Arizona Legislation Planned to Crack Down on Notario Con Artists Who Prey on Latino Immigrants
Notarios often make false promises and charge more than attorneys.
State Senator Martin Quezada plans to introduce legislation early next year targeting fraudsters who deceive undocumented immigrants by falsely claiming they’re authorized to provide legal advice or services concerning immigration.
Quezada said he’s taking action because he’s tired of seeing immigrants getting scammed by “notarios” who pose as attorneys. Typically, these individuals prepare and file immigration paperwork on behalf of immigrants and sometimes charge more than immigration attorneys.
But often what ends up happening is that applications get filed incorrectly, deadlines are missed, or false claims are filed with the government. As a result, immigrants may become ineligible to obtain legal residency, may be unnecessarily deported, or may become subject to civil or criminal penalties for the filing of false claims.
“A lot of the victims of this situation are some of the most vulnerable people in my community,” Quezada said. “I come from a very high immigrant population district, and I see the advertisements by these notarios. I see the pull that they have on people who are looking for answers.”
He said part of the confusion stems from the fact that in Mexico and other Latin American countries, a notario is someone who has received the equivalent of a law license. But in the United States, a notario is a public notary who is only qualified to witness signatures.
Quezada said he is drafating his notario fraud bill and hopes to introduce it as early as January. He plans to model it after legislation that was passed and signed into law in Texas earlier this year.
The Texas bill defines notario fraud as its own offense under the state’s consumer-protection statute, allowing city and county attorneys to prosecute immigration-related fraud cases without first having to go through the Attorney General’s Office. It also creates an incentive for city and county attorneys to prosecute these offenses by awarding a portion of the penalties recovered to local municipalities.
Under current Arizona law, notarios or other non-attorneys who engage in the unauthorized practice of immigration law are in violation of Arizona’s Consumer Fraud Act and can be charged with a Class-6 felony. The Arizona AG's Office is the agency charged with investigating these cases and can take criminal or civil enforcement actions.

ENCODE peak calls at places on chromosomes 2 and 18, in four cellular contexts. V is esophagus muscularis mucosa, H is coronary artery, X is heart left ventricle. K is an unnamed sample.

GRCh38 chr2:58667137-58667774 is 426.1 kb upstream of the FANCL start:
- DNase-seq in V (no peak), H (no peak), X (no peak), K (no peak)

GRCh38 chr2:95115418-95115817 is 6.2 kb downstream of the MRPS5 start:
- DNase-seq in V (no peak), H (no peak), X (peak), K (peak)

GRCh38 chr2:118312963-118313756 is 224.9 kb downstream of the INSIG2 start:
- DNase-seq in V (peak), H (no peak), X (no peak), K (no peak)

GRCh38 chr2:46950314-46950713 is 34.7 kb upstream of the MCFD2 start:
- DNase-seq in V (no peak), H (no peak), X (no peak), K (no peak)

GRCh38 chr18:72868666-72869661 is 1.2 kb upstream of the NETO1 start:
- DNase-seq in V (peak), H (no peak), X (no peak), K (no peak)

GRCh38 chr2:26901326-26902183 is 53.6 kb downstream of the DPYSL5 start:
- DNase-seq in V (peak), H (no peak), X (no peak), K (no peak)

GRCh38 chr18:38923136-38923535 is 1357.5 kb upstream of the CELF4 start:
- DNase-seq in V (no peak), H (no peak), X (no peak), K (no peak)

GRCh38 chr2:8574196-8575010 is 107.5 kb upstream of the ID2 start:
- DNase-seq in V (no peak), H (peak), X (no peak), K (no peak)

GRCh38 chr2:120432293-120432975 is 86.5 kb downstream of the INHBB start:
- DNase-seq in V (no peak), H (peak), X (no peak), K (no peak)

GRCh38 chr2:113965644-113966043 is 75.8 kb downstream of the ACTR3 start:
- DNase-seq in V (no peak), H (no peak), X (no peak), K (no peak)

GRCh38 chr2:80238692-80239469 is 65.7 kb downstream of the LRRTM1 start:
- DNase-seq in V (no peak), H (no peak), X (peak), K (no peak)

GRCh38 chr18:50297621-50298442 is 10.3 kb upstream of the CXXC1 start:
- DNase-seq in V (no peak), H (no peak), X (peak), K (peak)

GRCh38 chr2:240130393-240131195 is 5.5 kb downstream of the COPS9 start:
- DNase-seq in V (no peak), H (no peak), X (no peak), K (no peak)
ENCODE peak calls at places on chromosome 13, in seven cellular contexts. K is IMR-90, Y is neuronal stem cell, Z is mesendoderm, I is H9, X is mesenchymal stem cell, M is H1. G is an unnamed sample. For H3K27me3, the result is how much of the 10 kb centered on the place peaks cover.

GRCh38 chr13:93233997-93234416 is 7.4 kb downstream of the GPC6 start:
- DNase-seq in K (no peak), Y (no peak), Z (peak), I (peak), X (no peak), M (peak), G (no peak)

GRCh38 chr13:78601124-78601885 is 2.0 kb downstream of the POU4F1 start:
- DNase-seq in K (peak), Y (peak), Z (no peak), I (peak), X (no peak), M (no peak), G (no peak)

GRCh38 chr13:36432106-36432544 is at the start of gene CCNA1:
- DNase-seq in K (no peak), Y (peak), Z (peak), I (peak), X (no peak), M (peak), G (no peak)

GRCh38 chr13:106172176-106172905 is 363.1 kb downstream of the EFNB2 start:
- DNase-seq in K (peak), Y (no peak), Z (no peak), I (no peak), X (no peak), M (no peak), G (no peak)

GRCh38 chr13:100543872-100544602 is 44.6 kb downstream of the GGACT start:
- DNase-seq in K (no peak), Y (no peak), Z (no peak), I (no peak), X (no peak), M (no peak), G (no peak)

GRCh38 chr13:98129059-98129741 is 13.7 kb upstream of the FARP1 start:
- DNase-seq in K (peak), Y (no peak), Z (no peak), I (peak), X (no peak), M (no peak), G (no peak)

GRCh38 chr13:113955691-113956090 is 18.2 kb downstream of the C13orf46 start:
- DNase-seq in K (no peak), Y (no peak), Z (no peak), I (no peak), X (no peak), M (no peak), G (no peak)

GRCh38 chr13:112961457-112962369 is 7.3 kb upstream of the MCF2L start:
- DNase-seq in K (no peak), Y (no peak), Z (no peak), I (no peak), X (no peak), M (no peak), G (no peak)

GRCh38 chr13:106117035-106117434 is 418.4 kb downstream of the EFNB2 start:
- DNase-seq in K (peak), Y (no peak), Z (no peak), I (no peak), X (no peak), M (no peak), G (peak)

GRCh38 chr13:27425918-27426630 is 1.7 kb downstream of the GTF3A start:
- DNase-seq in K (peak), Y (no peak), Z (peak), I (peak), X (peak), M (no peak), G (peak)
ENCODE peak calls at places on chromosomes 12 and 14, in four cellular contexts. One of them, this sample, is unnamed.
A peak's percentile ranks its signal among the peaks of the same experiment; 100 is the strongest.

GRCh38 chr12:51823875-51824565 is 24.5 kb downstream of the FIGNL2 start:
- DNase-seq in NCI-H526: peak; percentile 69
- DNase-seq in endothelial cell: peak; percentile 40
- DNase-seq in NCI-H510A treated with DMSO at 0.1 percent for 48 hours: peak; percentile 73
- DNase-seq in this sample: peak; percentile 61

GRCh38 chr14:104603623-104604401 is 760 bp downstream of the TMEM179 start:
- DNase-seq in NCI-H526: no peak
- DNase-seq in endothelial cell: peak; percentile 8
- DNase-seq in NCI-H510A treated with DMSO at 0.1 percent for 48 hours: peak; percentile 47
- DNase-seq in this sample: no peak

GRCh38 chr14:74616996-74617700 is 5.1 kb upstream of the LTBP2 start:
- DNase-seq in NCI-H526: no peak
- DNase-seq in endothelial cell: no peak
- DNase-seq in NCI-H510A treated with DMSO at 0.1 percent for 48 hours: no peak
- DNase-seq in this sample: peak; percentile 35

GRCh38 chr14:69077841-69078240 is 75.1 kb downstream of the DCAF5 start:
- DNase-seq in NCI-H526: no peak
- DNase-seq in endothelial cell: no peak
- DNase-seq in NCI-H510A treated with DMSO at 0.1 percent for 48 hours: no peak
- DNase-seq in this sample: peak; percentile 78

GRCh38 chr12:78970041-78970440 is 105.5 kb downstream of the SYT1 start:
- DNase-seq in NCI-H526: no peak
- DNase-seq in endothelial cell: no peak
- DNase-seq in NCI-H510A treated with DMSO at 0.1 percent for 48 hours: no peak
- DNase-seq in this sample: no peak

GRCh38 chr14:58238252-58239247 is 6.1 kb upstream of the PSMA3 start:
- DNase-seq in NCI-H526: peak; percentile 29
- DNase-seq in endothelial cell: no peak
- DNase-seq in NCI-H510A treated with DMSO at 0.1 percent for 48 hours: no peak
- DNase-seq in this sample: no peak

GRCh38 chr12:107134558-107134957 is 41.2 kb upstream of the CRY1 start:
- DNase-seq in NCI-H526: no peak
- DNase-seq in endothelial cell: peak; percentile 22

Quezada says notario fraud “has not been a priority to this point” for Arizona AG Mark Brnovich and his office “because it’s such a low-level crime and because the actual victims of this crime are not high-profile victims.”
Mia Garcia, spokeswoman for Brnovich, said the office does everything it can to raise awareness of notario fraud and to encourage victims to come forward.
She said the office also has been working with Univision to educate the Spanish-speaking community about how people can file complaints with the AG's Office via phone or online in both English and Spanish. But she said, so far this year, no complaints have been filed.
“Over the last few years, we haven’t received as many consumer complaints as we would like to or as we know are out there,” Garcia said.
The State Bar of Arizona, which licenses and regulates attorneys, also has been active in trying to combat such fraud. It investigates complaints relating to the unauthorized practice of law and, when needed, asks courts to prevent an individual from continuing the practice.
In addition, it runs a website in Spanish that warns consumers of notario fraud. And last year, when President Barack Obama announced a series of executive actions on immigration, the State Bar hosted events to educate immigrants about the president’s announcement so they wouldn’t fall for misinformation by notarios.
“This is frankly a massive consumer-protection problem,” State Bar spokesman Rick DeBruhl said of notario fraud. “If you talk to almost every attorney who works in immigration, they can tell you stories of people who have come through their door and who have either lost money or had their [immigration] cases derailed because they went to notarios.”
Immigration attorney Ayensa Millan said she has had many families who've been victimized come to her for help. She recounted the story of a young woman who was advised by a notario to apply to adjust her immigration status through Section 245(i) of the Immigration and Nationality Act, even though she still had to wait several years to qualify.
The woman had a clean criminal record and had been living in the United States since she was a child. But she ended up getting deported to Mexico in 2010 because of the adjustment of status application that a notario filed prematurely on her behalf. If not for that, the woman would’ve qualified for a deferred-action program that Obama announced in 2012 that offers protection from deportation and work permits to undocumented immigrants who came to this country as children.
“When her family came to my office, she was already deported,” Millan said. “At that point, there was nothing I could do for her because she was already in Mexico.”
She added that oftentimes very little can be done to remedy damage done by notarios. But if people go to an attorney, they have legal redress — they can file an ineffective-assistance-of-counsel claim if they believe that an actual lawyer violated their rights. If the claim is successful, they could be given a second chance to reopen their immigration cases or reapply for immigration benefits.
“Unfortunately, when we have cases with notario fraud, we can’t claim that rule,” Millan said.
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